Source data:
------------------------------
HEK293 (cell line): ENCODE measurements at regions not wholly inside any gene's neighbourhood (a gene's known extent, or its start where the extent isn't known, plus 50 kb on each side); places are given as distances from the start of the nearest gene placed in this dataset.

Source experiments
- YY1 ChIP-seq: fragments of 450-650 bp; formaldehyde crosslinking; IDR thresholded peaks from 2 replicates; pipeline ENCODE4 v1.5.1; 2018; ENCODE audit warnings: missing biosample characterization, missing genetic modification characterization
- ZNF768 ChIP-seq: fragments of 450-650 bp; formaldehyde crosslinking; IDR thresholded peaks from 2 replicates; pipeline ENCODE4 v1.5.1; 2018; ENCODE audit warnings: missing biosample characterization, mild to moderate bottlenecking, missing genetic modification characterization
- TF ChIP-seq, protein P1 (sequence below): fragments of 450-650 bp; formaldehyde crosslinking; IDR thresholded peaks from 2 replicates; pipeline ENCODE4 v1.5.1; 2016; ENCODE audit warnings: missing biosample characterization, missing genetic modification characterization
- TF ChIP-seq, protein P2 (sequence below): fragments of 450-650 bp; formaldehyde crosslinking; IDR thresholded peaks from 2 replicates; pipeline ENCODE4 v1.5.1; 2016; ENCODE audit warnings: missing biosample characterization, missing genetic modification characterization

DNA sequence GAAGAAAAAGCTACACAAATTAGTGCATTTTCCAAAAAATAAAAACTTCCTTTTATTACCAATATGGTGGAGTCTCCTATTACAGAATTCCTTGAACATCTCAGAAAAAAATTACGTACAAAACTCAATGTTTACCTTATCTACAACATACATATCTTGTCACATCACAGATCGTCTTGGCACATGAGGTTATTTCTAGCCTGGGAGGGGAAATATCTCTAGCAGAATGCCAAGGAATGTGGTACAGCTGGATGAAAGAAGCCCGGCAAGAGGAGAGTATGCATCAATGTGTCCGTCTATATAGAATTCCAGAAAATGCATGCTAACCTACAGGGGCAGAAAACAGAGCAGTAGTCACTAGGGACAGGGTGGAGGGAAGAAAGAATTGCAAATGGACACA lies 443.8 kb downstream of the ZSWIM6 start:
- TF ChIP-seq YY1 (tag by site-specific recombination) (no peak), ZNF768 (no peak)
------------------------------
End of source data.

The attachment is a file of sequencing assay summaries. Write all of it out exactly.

HEK293 (cell line): ENCODE measurements at regions not wholly inside any gene's neighbourhood (a gene's known extent, or its start where the extent isn't known, plus 50 kb on each side); places are given as distances from the start of the nearest gene placed in this dataset.

Source experiments
- YY1 ChIP-seq: fragments of 450-650 bp; formaldehyde crosslinking; IDR thresholded peaks from 2 replicates; pipeline ENCODE4 v1.5.1; 2018; ENCODE audit warnings: missing biosample characterization, missing genetic modification characterization
- ZNF768 ChIP-seq: fragments of 450-650 bp; formaldehyde crosslinking; IDR thresholded peaks from 2 replicates; pipeline ENCODE4 v1.5.1; 2018; ENCODE audit warnings: missing biosample characterization, mild to moderate bottlenecking, missing genetic modification characterization
- TF ChIP-seq, protein P1 (sequence below): fragments of 450-650 bp; formaldehyde crosslinking; IDR thresholded peaks from 2 replicates; pipeline ENCODE4 v1.5.1; 2016; ENCODE audit warnings: missing biosample characterization, missing genetic modification characterization
- TF ChIP-seq, protein P2 (sequence below): fragments of 450-650 bp; formaldehyde crosslinking; IDR thresholded peaks from 2 replicates; pipeline ENCODE4 v1.5.1; 2016; ENCODE audit warnings: missing biosample characterization, missing genetic modification characterization

DNA sequence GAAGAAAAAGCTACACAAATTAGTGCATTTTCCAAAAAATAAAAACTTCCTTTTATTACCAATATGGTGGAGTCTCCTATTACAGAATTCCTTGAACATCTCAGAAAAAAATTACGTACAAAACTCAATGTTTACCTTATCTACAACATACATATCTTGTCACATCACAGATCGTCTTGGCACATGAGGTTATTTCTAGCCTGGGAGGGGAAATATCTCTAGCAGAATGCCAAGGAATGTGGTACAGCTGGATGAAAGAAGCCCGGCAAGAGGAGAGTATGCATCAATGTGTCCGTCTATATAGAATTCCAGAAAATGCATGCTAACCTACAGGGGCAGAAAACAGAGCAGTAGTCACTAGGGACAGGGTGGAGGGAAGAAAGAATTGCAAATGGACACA lies 443.8 kb downstream of the ZSWIM6 start:
- TF ChIP-seq YY1 (tag by site-specific recombination) (no peak), ZNF768 (no peak)